Nonpoint source pollution
Nonpoint source pollution (NPS) refers to the presence of untraceable sources of contaminants in a polluted water supply. This pollution is often caused by rainfall or snowmelt moving over and through the ground. This runoff often picks up pollutants as it migrates, depositing it into rivers, lakes, wetlands and coastal waters. Some nonpoint source pollutants include runoff from farm fertilizers and pesticides, waste from animal feedlots and aquafarms, acid mine drainage, and oils and salts from our roadways which are washed into our city’s storm drains. Also, sediment and nutrient runoff from soil erosion due to land development and timber operations contribute to NPS. As the sources of NPS are widely varied, so are its solutions. Urban solutions include the use of porous pavement and buffer strips of grass or dirt barriers placed between paved surfaces and the closest body of water. These measures allow the soil to absorb contaminants from stormwater before it enters a waterway. Retention ponds can also be built in drainage areas to catch stormwater runoff, allowing contaminates to settle out and become trapped in the ponds. Farmers can utilize erosion controls to reduce runoff and retain soil on their fields. Common techniques include contour plowing, crop mulching, crop rotation and planting perennial crops. Farmers can better manage their use of fertilizers to reduce excessive application of these nutrients. They can also employ integrated pest management techniques, including biological pest control, to reduce their use of chemical pesticides.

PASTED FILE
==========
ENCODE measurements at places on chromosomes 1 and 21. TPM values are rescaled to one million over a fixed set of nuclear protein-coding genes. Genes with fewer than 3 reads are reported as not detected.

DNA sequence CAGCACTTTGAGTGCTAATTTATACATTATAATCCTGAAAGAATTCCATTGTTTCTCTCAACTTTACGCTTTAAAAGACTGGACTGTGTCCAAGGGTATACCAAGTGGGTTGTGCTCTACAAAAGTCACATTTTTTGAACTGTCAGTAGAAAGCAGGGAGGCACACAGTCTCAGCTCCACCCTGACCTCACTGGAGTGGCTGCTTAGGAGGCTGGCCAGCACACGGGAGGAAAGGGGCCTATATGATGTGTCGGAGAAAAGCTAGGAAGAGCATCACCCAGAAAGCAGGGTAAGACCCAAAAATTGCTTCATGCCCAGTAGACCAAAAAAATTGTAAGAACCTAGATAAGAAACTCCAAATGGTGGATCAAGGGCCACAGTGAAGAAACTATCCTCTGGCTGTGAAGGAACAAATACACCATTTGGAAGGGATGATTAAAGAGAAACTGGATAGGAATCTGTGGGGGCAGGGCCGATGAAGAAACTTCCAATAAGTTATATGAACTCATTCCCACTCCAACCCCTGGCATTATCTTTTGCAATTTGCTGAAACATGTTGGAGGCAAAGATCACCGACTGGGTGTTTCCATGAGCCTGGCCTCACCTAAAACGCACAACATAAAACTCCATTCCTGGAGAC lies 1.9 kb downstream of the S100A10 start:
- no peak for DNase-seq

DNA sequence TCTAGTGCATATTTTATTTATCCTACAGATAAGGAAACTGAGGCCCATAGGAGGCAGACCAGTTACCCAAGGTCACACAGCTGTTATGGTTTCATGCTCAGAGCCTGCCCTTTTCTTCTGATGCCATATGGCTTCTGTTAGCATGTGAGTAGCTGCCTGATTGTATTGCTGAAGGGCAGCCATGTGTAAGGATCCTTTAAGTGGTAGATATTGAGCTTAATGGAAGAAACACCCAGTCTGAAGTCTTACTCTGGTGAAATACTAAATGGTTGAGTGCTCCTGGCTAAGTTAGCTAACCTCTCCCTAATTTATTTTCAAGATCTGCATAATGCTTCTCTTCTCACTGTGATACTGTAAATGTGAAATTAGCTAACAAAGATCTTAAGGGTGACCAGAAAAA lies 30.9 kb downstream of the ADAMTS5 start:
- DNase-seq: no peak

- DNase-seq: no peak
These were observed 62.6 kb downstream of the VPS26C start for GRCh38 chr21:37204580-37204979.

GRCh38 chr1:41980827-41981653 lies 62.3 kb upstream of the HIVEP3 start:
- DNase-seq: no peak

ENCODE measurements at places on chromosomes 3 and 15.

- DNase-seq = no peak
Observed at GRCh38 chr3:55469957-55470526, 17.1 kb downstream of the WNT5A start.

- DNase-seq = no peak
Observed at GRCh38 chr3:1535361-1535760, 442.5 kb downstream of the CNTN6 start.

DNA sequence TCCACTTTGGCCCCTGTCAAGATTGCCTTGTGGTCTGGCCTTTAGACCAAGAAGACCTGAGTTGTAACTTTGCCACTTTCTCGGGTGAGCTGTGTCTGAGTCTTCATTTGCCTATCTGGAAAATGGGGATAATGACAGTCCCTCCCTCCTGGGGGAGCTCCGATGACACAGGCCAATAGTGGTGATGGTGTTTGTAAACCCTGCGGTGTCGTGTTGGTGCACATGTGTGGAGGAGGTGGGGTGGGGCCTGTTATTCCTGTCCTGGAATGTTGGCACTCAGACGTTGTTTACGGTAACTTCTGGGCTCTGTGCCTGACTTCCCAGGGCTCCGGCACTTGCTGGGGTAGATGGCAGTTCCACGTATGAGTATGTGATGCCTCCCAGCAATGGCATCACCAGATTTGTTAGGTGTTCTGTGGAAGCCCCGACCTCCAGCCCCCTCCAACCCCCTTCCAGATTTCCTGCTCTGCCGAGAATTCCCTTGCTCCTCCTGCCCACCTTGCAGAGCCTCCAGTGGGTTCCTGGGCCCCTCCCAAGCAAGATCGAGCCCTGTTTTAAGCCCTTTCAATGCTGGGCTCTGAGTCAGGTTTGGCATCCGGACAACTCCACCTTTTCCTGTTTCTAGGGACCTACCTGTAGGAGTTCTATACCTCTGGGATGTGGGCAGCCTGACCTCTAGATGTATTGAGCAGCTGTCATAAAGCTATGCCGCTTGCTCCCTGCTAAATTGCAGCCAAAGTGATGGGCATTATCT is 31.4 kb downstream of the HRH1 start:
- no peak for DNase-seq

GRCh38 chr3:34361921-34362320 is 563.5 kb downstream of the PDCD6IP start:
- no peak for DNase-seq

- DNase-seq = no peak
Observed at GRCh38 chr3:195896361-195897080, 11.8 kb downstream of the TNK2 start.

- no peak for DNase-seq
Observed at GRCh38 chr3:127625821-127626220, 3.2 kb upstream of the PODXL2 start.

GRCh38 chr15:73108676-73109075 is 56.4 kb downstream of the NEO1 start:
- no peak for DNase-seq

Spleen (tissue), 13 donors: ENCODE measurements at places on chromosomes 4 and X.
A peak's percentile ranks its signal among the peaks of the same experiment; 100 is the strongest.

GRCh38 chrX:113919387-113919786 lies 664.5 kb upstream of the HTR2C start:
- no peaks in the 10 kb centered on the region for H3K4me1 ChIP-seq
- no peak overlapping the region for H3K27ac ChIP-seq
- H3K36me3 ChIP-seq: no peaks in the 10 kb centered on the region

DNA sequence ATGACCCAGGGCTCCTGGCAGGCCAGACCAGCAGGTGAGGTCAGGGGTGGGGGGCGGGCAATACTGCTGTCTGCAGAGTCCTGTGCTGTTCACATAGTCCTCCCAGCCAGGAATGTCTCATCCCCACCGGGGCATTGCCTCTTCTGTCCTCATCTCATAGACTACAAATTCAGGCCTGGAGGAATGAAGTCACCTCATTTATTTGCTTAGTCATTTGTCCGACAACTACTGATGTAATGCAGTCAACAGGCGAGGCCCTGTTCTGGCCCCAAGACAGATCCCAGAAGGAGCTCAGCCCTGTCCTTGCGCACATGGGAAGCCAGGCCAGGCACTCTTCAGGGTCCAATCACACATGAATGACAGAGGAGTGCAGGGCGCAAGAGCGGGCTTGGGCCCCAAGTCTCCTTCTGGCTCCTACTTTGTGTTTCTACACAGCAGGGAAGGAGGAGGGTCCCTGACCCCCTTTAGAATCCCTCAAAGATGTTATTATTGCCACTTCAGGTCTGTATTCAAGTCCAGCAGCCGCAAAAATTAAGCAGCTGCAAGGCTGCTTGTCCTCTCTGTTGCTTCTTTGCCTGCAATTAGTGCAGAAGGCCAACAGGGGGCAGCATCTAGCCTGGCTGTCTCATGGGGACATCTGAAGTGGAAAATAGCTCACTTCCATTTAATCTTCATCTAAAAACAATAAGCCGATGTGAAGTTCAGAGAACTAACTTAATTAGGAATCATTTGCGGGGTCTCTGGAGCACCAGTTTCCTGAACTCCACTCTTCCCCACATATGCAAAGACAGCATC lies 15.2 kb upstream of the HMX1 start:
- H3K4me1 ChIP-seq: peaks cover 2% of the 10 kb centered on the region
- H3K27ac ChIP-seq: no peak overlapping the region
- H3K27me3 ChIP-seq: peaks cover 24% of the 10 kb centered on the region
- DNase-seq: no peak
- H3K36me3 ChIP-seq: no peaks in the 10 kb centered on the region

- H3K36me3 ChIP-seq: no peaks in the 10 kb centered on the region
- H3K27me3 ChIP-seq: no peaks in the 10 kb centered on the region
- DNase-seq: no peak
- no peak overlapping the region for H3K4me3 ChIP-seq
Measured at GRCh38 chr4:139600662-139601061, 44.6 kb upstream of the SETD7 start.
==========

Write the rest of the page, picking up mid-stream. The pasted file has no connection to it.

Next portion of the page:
Pending Legislation:
S.518 - Highway Runoff Management Act

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Poll Opening Date
May 21, 2020
Poll Closing Date
May 27, 2020

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